[Trigger warning: mention of childhood abuse]
If you’ve been a victim of childhood abuse, chances are that you’ve not been told that you are loved, or, that you haven’t felt loved enough. If you suffer from mental illness, or just poor self-esteem in general, chances are that you feel like no one will ever love you. Being told that you are loved by someone you care about is very powerful. It can truly change everything, especially if those three words are what you have longed to hear all this time.
I’ve been together with my boyfriend for nearly two and a half years now and I can honestly say that he has done more for my recovery and well-being than any medication or therapist ever could have. He has showed me that I’m worth fighting for, that I deserve respect and attention. He has poured his love over me, he has chosen me over everyone else in this world. It means more than I can explain. I had never even dared to dream of being told that someone loves me, let alone feel loved, but here we are.
Now, there is also something else that has dawned on me, something that might be a bit unexpected. I have come to realize that telling others that I love them is just as healing as being told that I’m loved. In the beginning of our relationship, I had this huge need to tell my boyfriend that I loved him several times a day. It wasn’t a case of me just thoughtlessly adding a “love you” to goodbyes or anything, I truly meant it from the bottom of my heart every time. Throughout my childhood, I felt unloved. At times, I was absolutely convinced that I indeed was not loved by anyone, and I think that my need to constantly reassure my boyfriend of my love derived from me feeling like no one gave a crap about me. I did to my boyfriend what I had needed and wished someone would have done for me; remind him every single day that he was loved. Because that’s what it was, a need to remind him that I love him, that he matters to me. I was absolutely terrified that he would forget, simply because I know what it’s like when you do. Being given the opportunity to save someone I hold dear from the fate that I had faced and endured was relieving. Furthermore, telling him that I loved him, being allowed to speak up about my feelings, showing him, and myself, that I’m here, that I have feelings and that they matter, was huge. Not only that, but also seeing for myself that my feelings made a difference for someone, that they actually have the power to make someone happy, was unbelievable. It was a whole new world. Who would have thought? All my life I had hidden my feelings, my problems, my alters, myself, because I had learned that, not only did no one care, but putting yourself out there, existing, could and would be used against you. Claiming space can and will get you hurt.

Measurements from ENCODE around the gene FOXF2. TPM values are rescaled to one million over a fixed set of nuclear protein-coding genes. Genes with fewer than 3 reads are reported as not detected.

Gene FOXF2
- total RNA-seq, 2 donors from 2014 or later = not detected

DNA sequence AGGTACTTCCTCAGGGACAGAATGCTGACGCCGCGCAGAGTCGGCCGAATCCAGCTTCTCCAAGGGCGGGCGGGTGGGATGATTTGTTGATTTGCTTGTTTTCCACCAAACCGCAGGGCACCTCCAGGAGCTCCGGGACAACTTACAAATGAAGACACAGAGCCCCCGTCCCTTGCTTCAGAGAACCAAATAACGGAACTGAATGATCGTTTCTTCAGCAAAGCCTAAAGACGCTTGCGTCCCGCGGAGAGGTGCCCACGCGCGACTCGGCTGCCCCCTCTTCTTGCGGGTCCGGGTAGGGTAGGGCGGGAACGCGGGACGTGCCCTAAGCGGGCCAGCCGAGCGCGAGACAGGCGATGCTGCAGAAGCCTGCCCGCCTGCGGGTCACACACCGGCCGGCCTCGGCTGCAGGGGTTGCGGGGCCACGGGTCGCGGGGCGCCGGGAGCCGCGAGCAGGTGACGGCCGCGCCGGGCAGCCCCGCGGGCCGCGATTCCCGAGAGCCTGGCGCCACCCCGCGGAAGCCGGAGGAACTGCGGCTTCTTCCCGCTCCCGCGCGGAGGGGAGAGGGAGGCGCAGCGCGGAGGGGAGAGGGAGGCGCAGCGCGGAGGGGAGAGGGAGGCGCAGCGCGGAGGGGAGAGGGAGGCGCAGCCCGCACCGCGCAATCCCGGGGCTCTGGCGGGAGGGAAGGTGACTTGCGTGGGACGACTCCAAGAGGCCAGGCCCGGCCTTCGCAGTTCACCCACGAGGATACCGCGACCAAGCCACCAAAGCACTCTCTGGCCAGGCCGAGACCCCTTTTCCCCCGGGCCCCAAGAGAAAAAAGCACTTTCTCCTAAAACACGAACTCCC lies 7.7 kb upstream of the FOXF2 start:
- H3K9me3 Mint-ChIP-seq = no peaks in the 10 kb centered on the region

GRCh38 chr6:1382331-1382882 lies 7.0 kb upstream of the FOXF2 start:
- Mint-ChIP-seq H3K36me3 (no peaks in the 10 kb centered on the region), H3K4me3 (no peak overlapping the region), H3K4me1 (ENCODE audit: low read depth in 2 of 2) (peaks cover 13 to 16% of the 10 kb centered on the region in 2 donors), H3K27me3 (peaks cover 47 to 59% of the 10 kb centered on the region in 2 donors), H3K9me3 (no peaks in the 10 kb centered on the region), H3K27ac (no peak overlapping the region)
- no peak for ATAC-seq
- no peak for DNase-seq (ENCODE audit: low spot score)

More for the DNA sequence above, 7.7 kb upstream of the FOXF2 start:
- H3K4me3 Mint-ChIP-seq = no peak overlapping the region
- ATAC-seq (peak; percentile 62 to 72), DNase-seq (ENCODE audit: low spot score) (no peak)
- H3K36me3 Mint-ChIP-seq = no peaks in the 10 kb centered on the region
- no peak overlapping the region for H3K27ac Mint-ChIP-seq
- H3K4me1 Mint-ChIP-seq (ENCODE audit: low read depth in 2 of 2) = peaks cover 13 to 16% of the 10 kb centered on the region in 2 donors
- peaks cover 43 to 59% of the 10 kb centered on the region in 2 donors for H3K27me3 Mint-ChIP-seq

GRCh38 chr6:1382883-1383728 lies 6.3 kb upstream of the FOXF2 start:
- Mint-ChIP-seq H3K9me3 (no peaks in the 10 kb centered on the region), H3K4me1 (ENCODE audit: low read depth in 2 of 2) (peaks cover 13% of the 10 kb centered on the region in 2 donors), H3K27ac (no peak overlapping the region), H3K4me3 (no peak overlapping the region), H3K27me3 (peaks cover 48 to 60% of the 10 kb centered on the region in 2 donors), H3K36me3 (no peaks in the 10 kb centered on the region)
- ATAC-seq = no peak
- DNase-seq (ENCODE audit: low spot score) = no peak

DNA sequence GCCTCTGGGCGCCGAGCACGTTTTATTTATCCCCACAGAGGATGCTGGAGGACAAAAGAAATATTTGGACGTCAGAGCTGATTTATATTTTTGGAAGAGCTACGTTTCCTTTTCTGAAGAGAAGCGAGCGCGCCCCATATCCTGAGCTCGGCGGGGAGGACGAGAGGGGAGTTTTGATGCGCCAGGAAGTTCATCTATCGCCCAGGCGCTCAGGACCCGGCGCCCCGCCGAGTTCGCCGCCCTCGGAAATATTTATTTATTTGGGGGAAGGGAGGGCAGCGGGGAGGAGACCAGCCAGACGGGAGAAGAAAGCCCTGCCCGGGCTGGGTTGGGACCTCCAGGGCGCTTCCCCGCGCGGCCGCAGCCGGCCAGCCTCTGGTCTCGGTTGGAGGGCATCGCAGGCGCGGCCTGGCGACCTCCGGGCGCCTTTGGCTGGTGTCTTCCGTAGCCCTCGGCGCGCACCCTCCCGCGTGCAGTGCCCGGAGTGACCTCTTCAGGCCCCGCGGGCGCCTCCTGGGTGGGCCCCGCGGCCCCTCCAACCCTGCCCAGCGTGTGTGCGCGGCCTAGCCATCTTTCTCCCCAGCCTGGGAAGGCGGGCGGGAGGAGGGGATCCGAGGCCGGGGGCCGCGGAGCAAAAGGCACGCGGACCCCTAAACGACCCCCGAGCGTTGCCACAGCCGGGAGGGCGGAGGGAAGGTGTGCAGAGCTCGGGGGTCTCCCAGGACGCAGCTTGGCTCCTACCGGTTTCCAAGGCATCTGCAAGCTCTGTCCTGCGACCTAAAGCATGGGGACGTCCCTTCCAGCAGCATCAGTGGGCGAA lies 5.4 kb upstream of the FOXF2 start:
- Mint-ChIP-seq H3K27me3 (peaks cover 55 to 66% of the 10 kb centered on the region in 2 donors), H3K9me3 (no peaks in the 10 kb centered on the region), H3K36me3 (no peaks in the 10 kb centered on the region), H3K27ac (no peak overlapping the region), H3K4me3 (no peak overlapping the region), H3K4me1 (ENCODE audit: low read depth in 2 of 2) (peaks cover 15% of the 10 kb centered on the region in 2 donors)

Saying “l love you” is making a statement. It’s revealing a piece of yourself. It is validating your feelings. It is allowing yourself to take up, or perhaps reclaim, space that is rightfully yours, and that may or may not have been taken from you. Love is a wonderful thing, and being told that you are loved is priceless. But your love can bring joy too. It can heal others, and ultimately yourself. So remember, your love is precious too.